Although my holidays are over, there is still one weekend ahead of us and we are planning to ensure that it is fun. Tomorrow, together with Mum and friends, we will venture out for a day trip to Banska Stiavnica in Slovakia, allegedly a pretty town in the middle of the country (we have not visited it before) and then on Sunday, planning to meet with my old friend, Basia, who lives in New York, but is currently visiting her family in Nowy Sacz. I really enjoy talking to Basia, so look forward to meeting her soon again!
As my trip to Venezuela gets closer, I might write again and update you on the latest preparations before I actually travel.
A sack with cacao produced at the plantation in Ambanja, Madagascar, July 2023
We have now safely arrived to Nowy Sacz from a week of an amazing trip to Madagascar (you can see the pictures from the trip here), and now recovering from a long trip, and thinking of the experiences in that far away place.
Both for my Mum and I, it was the first trip to the country (and for my Mum, it was a first time in Africa altogether), so undoubtedly, all of the experiences were extremely rich in every sense of it. I think that both of us really loved the visit. Madagascar, at least the northern part of it, has a 'paradise-like' nature with amazing views, fantastic plants and spices as well as some fascinating animals. We also were genuinely overwhelmed with people's kindness and friendliness. Malagasy people impressed us with their smiles, openness and being genuine. I guess, our experiences were even more enhanced because of obvious differences between Madagascar and Poland. The weather, food, culture, infrastructure, living standards, access to services are very different in both places, and whether you like it or not these differences are bound to catch up with you and make you think and challenge the systems we live in, and also our own roles within them. As you may remember, I decided to travel on 'all inclusive' deal, as it was easier to arrange it and to make it feasible for my mother to travel. To counterbalance it a bit, we made sure that we stayed in our bubble/luxury hotel as little as possible and tried exploring local markets, villages, towns and even managed to visit homes of local families as much as possible. We made sure that these adventures were done by using services of local guides, or local companies that appeared to be socially conscious.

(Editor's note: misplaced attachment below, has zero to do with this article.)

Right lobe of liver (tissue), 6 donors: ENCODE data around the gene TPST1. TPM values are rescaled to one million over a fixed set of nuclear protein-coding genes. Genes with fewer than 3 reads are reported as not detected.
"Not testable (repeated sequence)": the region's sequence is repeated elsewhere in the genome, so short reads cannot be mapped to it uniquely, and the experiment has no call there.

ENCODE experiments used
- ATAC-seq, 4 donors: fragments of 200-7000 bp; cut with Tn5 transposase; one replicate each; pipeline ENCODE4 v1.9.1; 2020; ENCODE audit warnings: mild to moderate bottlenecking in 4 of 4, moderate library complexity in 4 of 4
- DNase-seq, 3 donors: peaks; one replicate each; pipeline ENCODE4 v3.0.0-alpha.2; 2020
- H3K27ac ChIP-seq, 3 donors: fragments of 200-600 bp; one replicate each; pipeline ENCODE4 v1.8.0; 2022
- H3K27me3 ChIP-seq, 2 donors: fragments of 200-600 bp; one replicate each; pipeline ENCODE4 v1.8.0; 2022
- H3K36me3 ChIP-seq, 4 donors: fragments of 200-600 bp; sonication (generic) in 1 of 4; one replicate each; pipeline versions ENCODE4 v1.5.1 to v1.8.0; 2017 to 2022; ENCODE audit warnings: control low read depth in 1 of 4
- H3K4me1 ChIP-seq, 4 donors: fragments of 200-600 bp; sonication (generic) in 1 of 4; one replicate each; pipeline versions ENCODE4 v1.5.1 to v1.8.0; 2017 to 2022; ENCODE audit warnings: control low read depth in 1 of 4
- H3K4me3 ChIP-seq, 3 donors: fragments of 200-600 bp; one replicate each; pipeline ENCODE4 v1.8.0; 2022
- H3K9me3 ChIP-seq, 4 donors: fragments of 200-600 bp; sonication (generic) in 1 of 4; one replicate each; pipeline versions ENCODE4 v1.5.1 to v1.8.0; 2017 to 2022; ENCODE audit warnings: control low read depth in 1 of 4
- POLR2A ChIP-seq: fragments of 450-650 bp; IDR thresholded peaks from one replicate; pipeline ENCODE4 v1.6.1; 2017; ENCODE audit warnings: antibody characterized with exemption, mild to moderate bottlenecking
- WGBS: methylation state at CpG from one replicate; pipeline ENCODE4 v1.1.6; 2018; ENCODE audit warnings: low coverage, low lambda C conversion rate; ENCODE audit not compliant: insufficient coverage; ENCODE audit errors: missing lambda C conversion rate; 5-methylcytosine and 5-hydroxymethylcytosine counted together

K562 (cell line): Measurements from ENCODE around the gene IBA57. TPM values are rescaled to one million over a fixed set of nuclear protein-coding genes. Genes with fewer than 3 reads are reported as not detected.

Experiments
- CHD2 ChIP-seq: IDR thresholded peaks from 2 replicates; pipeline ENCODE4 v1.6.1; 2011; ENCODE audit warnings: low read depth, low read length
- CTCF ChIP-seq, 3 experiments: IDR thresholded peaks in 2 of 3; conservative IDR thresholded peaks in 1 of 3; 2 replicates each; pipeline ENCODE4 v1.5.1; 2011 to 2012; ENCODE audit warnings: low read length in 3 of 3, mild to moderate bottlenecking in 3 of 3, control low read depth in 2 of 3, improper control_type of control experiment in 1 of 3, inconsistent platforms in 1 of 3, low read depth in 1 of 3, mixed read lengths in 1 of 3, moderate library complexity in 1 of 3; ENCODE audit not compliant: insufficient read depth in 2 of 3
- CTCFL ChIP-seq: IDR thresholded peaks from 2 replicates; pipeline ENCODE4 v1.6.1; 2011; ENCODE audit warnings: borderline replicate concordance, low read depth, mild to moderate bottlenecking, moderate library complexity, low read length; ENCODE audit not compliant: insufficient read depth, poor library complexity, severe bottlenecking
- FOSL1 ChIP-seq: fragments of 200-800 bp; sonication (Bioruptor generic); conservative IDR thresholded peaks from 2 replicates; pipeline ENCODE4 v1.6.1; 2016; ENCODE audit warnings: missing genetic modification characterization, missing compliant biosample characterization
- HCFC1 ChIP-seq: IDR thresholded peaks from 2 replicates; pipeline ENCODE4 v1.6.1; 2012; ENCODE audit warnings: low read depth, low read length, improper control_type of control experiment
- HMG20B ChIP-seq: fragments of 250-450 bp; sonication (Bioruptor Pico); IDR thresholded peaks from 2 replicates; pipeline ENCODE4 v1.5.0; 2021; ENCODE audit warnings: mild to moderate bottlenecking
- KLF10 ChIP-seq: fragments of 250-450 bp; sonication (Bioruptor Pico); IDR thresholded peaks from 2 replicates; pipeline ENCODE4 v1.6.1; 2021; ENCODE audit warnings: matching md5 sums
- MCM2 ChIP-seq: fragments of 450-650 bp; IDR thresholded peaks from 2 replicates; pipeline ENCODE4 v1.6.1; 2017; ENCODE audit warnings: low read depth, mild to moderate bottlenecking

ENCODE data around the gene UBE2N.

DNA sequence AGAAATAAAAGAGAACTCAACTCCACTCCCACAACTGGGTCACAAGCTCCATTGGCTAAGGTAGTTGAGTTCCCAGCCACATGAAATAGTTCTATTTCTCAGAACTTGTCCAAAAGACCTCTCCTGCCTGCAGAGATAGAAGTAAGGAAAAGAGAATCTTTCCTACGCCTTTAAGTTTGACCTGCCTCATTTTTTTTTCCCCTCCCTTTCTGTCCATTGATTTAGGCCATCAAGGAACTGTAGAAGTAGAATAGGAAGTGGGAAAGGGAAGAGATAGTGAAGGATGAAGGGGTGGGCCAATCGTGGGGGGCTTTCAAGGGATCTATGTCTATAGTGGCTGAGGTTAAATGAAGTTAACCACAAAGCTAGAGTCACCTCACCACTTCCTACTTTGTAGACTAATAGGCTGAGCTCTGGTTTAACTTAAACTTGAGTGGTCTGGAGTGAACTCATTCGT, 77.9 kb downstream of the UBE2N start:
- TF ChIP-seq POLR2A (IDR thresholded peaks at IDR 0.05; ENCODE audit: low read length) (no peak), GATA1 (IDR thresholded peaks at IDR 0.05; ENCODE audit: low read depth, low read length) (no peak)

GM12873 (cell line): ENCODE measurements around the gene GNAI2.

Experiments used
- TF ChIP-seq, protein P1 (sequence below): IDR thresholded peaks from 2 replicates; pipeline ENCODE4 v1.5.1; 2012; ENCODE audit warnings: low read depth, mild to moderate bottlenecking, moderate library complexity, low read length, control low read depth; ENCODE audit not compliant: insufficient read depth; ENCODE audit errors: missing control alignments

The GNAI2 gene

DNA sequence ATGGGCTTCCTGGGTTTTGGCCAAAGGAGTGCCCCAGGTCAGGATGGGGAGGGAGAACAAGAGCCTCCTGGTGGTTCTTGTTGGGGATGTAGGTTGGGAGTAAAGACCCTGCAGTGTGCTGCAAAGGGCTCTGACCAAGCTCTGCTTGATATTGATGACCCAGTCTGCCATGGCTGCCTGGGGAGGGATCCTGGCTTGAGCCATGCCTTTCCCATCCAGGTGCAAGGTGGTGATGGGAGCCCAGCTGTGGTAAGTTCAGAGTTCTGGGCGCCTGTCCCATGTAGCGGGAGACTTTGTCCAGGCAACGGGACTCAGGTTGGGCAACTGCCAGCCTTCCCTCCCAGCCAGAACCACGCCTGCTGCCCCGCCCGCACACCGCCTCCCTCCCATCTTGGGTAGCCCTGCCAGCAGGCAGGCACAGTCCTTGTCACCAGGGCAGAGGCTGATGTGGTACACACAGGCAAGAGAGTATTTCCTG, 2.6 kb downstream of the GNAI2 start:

It is however fair to mention that not everything we experienced and saw was easy to accept. The corruption mixed with extreme poverty of large parts of the society makes lives of the people to be very difficult, at times nearly unbearable. Learning that the average lifespan for the locals is about 55 years, or that most live on less that 2 USD in many ways is a mind-blowing realisation to many Europeans. It certainly was difficult for my Mum, (as well as to me, although because of my work, sadly it was no news to me). We wanted to deal with that in our small ways… perhaps out of necessity, or perhaps to kill our bad conscious. We therefore tried rewarding everyone around us with smiles, but also generous tips and made sure that our guides had always plenty of food and water when they worked for us. We also decided to commit to support a family of one of our guides, who seemed to be the most vulnerable by sending transfers of at least 100 euro for as long as we can afford it in the future, so that they have enough money to pay for their rent and food. We took an opportunity to buy a new affordable smartphone for them, so their lives could be a little bit easier (for receiving payments, communicating for emergencies, and simply for being able to be connected to the Internet). They could never afford to have a smartphone, so this present seemed to mean a lot to them. The contribution and the commitment is not a big deal to us, but we hope it should make it easier for the family to meet basic needs of life, especially when there are no incoming tourists in the rainy season and when the income to many literally halts to zero. I have to say I love that it is my Mum who is very enthusiastic about the project and that it is her that was the main force behind the idea.